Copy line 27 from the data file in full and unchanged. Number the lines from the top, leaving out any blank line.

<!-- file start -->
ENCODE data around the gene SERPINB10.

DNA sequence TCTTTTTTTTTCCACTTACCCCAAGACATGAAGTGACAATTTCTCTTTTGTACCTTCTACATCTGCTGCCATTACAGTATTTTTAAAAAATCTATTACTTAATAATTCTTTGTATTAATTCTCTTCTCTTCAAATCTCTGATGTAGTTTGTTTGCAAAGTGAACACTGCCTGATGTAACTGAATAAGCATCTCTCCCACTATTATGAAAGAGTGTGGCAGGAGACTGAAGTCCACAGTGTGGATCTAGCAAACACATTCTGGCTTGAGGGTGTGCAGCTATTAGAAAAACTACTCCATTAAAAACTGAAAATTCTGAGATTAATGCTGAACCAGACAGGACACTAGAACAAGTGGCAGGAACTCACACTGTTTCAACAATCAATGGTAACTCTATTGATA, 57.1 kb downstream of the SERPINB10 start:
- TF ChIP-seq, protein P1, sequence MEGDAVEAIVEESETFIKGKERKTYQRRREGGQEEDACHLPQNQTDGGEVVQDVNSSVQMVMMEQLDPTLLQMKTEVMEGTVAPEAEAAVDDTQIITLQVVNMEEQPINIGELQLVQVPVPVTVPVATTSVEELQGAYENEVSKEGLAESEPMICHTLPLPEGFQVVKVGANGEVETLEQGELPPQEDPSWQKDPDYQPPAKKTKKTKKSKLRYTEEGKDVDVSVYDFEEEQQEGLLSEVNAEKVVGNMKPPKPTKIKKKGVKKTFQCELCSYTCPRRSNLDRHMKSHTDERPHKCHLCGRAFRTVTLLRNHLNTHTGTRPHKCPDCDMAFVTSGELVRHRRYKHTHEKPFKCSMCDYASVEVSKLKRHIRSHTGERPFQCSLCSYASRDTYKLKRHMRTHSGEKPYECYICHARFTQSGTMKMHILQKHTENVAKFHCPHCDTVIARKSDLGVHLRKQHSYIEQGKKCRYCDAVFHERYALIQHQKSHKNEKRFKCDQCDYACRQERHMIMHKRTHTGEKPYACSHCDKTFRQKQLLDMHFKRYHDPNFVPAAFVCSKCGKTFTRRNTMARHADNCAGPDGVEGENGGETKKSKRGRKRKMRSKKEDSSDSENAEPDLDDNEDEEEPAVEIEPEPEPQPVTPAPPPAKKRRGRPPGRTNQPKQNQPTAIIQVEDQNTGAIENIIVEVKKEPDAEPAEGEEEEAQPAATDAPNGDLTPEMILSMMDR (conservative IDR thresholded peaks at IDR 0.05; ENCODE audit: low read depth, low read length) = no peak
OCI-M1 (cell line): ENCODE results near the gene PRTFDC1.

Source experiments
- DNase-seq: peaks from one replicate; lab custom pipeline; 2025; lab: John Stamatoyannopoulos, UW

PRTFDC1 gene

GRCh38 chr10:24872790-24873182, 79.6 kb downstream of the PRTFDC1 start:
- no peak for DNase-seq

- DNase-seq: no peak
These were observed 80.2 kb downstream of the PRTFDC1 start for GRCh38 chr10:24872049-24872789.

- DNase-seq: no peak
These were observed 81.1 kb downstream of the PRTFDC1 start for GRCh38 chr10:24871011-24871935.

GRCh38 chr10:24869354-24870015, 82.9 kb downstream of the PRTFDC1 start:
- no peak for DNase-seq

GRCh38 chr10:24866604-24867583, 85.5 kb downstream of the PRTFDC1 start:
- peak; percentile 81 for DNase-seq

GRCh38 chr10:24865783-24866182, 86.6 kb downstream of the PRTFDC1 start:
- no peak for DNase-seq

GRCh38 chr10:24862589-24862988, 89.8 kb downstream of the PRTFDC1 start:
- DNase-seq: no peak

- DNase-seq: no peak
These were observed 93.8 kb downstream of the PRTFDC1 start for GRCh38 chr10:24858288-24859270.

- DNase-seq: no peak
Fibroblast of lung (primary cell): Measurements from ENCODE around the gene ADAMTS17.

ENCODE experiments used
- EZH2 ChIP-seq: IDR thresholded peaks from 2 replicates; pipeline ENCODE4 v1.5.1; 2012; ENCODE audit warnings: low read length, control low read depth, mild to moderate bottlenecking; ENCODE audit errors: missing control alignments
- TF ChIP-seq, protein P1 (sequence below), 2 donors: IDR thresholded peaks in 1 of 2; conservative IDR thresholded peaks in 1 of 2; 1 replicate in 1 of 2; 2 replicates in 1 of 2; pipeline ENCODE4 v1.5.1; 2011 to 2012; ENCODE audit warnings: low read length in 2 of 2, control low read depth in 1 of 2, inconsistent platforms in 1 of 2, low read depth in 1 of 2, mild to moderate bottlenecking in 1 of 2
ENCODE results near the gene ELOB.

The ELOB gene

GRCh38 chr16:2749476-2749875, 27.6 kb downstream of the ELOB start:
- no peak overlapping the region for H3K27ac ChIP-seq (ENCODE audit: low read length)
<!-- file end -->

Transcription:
- EZH2 ChIP-seq: IDR thresholded peaks from 2 replicates; pipeline ENCODE4 v1.5.1; 2012; ENCODE audit warnings: low read length, control low read depth, mild to moderate bottlenecking; ENCODE audit errors: missing control alignments